Mr. Bewkes talked up AOL to the financial crowd, saying that unlike its rivals, the web giant is in a much better place to monetize potential new traffic because its owns third-party ad network Advertising.com, which he said delivers much of AOL's ad revenue. He also noted that Advertising.com places ads on rivals MySpace and Yahoo, but demurred when asked how much it delivers to those portals.
When asked about what Mr. Falco would do differently than his predecessor, Jonathan Miller, Mr. Bewkes responded, "Essentially, you've seen a little bit of it at Yahoo today," said Mr. Bewkes. "We really want to keep organizing AOL towards the customer experience and the products offered by AOL. To give an example, e-mail is more than half the page views of both Yahoo and AOL. We'll be organizing more precisely around e-mail and video and picture sharing."
He also noted that AOL is eager to regain its leadership position in providing a community for its users. "AOL used to lead in [community] and we gave it up to some others we all could name," he said. "We want to go back. We've got 115 million unique users so there's no reason we shouldn't be a leader."
Mr. Bewkes said AOL's search capabilities, along with its search deal with Google, will be an area that will be highlighted under the new regime.
When asked if AOL would build traffic or buy it, Mr. Bewkes responded, "It will be both. A good precondition if you buy traffic is to have a monetization cap that you plug in. You get an advantage that others can't. I wouldn't say we wouldn't buy traffic, but we could and we're in a good position to do it. We're able and interested in any reasonable acquisition."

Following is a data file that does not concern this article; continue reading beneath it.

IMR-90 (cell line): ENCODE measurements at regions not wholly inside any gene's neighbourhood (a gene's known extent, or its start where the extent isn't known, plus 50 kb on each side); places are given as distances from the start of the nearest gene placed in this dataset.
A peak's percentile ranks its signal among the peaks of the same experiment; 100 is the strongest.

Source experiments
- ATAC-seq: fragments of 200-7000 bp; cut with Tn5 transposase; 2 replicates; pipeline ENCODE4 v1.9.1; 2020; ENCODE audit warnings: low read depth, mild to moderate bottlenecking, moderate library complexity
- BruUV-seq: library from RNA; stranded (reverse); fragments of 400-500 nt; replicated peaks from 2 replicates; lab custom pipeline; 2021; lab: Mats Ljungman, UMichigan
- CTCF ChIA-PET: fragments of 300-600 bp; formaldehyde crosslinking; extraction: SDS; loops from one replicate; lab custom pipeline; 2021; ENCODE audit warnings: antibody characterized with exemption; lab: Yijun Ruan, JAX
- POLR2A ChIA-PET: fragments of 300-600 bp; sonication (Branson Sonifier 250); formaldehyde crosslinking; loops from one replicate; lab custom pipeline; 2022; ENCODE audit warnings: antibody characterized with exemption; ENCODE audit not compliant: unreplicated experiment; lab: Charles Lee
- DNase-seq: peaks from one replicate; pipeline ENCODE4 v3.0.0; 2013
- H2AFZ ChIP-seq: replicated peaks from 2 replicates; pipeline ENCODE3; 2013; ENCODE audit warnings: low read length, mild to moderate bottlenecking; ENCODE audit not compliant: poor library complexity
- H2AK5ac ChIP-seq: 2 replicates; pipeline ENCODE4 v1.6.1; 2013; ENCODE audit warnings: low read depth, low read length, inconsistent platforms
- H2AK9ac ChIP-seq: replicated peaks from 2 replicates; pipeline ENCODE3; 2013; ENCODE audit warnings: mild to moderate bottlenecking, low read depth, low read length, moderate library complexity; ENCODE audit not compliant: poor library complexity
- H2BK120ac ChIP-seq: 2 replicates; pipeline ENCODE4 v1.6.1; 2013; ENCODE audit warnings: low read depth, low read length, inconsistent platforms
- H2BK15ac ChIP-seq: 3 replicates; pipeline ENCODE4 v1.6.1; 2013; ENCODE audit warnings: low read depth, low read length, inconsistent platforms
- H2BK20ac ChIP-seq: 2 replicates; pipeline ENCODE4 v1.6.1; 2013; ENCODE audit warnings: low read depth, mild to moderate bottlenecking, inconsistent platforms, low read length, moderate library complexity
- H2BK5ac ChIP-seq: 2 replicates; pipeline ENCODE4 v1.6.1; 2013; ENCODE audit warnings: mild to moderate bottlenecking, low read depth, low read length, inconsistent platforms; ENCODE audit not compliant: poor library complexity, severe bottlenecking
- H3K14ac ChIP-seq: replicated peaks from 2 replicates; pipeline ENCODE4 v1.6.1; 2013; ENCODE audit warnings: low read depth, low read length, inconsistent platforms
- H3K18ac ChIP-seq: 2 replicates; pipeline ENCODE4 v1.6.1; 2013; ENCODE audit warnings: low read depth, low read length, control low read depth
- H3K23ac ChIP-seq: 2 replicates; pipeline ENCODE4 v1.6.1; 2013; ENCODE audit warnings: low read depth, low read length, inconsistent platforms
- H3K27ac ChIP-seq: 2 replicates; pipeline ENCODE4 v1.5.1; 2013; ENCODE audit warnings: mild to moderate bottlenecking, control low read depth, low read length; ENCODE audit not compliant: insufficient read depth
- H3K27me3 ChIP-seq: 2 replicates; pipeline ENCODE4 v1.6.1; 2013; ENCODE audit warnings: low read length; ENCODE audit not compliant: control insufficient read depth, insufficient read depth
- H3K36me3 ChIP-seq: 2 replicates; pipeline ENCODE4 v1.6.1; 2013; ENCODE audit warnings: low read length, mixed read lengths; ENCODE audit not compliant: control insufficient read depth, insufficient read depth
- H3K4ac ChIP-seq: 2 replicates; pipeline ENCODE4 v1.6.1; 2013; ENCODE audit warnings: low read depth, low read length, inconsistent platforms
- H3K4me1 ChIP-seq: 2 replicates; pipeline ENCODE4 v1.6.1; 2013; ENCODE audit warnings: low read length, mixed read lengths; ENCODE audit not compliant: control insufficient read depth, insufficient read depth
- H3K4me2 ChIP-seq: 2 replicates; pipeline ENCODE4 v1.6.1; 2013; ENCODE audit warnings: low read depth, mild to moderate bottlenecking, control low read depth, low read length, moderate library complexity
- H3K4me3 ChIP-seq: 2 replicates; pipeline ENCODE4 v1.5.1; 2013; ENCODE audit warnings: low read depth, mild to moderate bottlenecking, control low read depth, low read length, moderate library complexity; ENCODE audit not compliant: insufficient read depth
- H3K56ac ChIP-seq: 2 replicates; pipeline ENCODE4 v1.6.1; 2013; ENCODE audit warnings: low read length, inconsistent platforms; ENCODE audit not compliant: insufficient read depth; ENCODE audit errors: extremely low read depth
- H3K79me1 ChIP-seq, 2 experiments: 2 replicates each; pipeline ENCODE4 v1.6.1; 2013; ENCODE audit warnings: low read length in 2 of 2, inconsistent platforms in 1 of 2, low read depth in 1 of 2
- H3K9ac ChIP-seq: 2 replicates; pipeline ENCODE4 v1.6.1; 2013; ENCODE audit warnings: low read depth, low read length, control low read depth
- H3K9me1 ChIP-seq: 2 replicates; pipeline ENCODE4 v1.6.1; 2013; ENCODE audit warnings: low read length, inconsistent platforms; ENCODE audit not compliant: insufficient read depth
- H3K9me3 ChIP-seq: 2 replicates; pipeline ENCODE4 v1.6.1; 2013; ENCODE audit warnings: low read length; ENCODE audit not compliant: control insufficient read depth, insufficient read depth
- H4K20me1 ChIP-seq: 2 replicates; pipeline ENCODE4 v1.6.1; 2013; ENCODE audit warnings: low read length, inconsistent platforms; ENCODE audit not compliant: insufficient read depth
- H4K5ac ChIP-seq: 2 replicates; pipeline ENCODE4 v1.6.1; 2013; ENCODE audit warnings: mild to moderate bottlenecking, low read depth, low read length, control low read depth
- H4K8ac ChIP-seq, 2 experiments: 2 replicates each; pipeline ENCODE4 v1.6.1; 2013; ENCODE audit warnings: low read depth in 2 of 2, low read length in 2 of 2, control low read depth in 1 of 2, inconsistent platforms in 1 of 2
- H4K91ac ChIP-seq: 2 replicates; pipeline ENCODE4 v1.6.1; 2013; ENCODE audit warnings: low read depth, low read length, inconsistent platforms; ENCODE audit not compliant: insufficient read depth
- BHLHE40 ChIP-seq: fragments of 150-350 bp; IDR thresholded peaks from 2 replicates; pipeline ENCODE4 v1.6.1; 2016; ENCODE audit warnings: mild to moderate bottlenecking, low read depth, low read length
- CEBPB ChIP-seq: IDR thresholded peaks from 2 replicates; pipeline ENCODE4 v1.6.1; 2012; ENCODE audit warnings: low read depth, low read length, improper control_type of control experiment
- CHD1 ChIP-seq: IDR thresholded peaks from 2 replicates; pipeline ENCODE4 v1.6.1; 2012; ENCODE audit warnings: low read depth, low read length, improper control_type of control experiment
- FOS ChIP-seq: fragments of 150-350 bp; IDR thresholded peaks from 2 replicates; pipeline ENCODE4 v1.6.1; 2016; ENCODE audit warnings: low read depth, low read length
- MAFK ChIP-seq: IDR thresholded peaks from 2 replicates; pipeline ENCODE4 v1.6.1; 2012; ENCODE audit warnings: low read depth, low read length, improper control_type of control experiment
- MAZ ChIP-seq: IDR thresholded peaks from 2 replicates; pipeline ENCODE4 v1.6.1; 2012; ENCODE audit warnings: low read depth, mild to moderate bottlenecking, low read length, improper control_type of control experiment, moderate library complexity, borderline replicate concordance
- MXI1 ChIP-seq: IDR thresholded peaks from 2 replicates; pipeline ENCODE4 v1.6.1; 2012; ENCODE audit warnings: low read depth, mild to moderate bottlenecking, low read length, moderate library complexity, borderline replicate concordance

AOL, which switched in August to an advertising business model from a subscription model, will end the year without the usual dip in users it has seen in recent years. As broadband and DSL became widely available, customers began dropping dial-up services such as AOL. Mr. Bewkes said the company had historically been "disincentivizing" both its distributors -- the cable operators -- and users with charges.
He also said Time Warner would have a much clearer idea of AOL's future ownership structure by mid-2007. "We would do whatever financing correctly for its risk or access to capital or getting the valuation right that it ought to have. Whether it's partially spun off or sold into private equity's hands, we'd always do that. The key constraint has to be long term."
Mr. Bewkes did talk briefly about the magazine business, highlighting People and its widely trafficked website, which he said was the No. 1 entertainment destination on the web. When asked if Time Warner would sell any more magazines than already planned, Mr. Bewkes responded, "Not now."